9. Office of River Protection Advanced Low-Activity Waste Glass Research and Development Plan

    SciTech Connect

    Kruger, A. A.; Peeler, D. K.; Kim, D. S.; Vienna, J. D.; Piepel, G. F.; Schweiger, M. J.

    2015-11-23

    The U.S. Department of Energy Office of River Protection (ORP) has initiated and leads an integrated Advanced Waste Glass (AWG) program to increase the loading of Hanford tank wastes in glass while meeting melter lifetime expectancies and process, regulatory, and product performance requirements. The integrated ORP program is focused on providing a technical, science-based foundation for making key decisions regarding the successful operation of the Hanford Tank Waste Treatment and Immobilization Plant (WTP) facilities in the context of an optimized River Protection Project (RPP) flowsheet. The fundamental data stemming from this program will support development of advanced glass formulations, key product performance and process control models, and tactical processing strategies to ensure safe and successful operations for both the low-activity waste (LAW) and high-level waste vitrification facilities. These activities will be conducted with the objective of improving the overall RPP mission by enhancing flexibility and reducing cost and schedule.

  10. Office of River Protection Advanced Low-Activity Waste Glass Research and Development Plan

    SciTech Connect

    Peeler, David K.; Kim, Dong-Sang; Vienna, John D.; Schweiger, Michael J.; Piepel, Gregory F.

    2015-11-01

    The U.S. Department of Energy Office of River Protection (ORP) has initiated and leads an integrated Advanced Waste Glass (AWG) program to increase the loading of Hanford tank wastes in glass while meeting melter lifetime expectancies and process, regulatory, and product performance requirements. The integrated ORP program is focused on providing a technical, science-based foundation for making key decisions regarding the successful operation of the Hanford Tank Waste Treatment and Immobilization Plant (WTP) facilities in the context of an optimized River Protection Project (RPP) flowsheet. The fundamental data stemming from this program will support development of advanced glass formulations, key product performance and process control models, and tactical processing strategies to ensure safe and successful operations for both the low-activity waste (LAW) and high-level waste vitrification facilities. These activities will be conducted with the objective of improving the overall RPP mission by enhancing flexibility and reducing cost and schedule. The purpose of this advanced LAW glass research and development plan is to identify the near-term, mid-term, and longer-term research and development activities required to develop and validate advanced LAW glasses, property-composition models and their uncertainties, and an advanced glass algorithm to support WTP facility operations, including both Direct Feed LAW and full pretreatment flowsheets. Data are needed to develop, validate, and implement 1) new glass property-composition models and 2) a new glass formulation algorithm. Hence, this plan integrates specific studies associated with increasing the Na2O and SO3/halide concentrations in glass, because these components will ultimately dictate waste loadings for LAW vitrification. Of equal importance is the development of an efficient and economic strategy for 99Tc management. Specific and detailed studies are being implemented to understand the fate of Tc throughout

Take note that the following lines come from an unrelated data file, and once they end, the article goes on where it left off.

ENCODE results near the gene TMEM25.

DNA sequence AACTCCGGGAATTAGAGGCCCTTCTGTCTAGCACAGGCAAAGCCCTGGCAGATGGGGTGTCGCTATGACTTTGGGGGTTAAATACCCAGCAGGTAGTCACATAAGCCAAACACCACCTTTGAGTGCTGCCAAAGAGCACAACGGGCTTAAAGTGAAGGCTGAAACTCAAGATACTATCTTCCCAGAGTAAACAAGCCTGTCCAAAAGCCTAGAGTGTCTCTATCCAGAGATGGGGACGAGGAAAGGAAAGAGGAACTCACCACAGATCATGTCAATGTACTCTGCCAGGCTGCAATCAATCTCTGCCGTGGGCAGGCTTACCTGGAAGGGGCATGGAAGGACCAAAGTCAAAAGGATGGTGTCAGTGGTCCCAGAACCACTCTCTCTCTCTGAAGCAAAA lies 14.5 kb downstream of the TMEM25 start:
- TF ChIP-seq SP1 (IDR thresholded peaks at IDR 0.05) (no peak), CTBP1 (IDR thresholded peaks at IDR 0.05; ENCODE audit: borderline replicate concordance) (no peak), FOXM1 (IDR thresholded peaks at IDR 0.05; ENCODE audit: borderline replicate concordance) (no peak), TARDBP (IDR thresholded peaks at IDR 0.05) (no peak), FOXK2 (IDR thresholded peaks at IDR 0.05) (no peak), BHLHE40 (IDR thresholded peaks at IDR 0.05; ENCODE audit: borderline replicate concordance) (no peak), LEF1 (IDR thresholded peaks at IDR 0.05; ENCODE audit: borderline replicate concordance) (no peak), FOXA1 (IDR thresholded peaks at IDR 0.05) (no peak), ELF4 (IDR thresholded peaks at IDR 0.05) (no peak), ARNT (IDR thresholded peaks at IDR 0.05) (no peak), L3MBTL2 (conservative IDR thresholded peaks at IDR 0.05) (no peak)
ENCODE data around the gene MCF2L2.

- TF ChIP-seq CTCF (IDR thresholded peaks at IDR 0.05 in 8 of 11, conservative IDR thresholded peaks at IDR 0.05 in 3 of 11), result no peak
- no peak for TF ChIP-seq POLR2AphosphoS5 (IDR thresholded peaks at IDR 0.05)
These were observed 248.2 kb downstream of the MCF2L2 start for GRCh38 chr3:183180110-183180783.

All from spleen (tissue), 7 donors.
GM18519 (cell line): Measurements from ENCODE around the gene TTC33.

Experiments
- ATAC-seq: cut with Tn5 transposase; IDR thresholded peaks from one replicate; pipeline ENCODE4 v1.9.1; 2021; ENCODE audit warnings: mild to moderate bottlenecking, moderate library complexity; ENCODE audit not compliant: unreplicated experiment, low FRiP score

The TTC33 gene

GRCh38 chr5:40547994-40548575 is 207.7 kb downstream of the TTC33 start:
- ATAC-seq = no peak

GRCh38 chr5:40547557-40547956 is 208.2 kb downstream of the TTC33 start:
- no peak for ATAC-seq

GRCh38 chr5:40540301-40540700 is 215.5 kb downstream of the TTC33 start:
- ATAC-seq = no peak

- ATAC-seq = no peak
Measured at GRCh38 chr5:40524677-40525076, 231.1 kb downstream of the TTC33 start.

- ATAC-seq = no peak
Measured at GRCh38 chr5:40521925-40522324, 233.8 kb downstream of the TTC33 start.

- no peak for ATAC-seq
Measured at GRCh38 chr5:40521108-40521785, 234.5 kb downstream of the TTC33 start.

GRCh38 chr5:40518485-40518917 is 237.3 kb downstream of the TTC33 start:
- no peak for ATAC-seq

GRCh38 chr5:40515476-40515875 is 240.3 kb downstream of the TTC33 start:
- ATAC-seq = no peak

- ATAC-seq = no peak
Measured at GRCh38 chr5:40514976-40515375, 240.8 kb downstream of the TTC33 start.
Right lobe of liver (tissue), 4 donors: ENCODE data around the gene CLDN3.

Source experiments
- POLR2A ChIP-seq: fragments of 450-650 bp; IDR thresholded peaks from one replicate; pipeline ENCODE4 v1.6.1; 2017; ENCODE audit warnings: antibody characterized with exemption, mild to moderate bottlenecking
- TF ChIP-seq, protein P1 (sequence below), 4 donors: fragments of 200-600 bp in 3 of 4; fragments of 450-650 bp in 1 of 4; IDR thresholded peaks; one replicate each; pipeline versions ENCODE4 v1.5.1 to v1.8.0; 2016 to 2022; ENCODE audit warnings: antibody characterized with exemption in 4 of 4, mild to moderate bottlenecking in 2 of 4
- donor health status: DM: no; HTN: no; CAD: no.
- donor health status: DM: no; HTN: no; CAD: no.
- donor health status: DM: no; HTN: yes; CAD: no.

11. Advanced CCD camera developments

    SciTech Connect

    Condor, A.

    1994-11-15

    Two charge coupled device (CCD) camera systems are introduced and discussed, describing briefly the hardware involved, and the data obtained in their various applications. The Advanced Development Group Defense Sciences Engineering Division has been actively designing, manufacturing, fielding state-of-the-art CCD camera systems for over a decade. These systems were originally developed for the nuclear test program to record data from underground nuclear tests. Today, new and interesting application for these systems have surfaced and development is continuing in the area of advanced CCD camera systems, with the new CCD camera that will allow experimenters to replace film for x-ray imaging at the JANUS, USP, and NOVA laser facilities.

  12. Mice Expressing Activated PI3K Rapidly Develop Advanced Colon Cancer

    PubMed Central

    Leystra, Alyssa A.; Deming, Dustin A.; Zahm, Christopher D.; Farhoud, Mohammed; Paul Olson, Terrah J.; Hadac, Jamie N.; Nettekoven, Laura A.; Albrecht, Dawn M.; Clipson, Linda; Sullivan, Ruth; Washington, Mary Kay; Torrealba, Jose R.; Weichert, Jamey P.; Halberg, Richard B.

    2012-01-01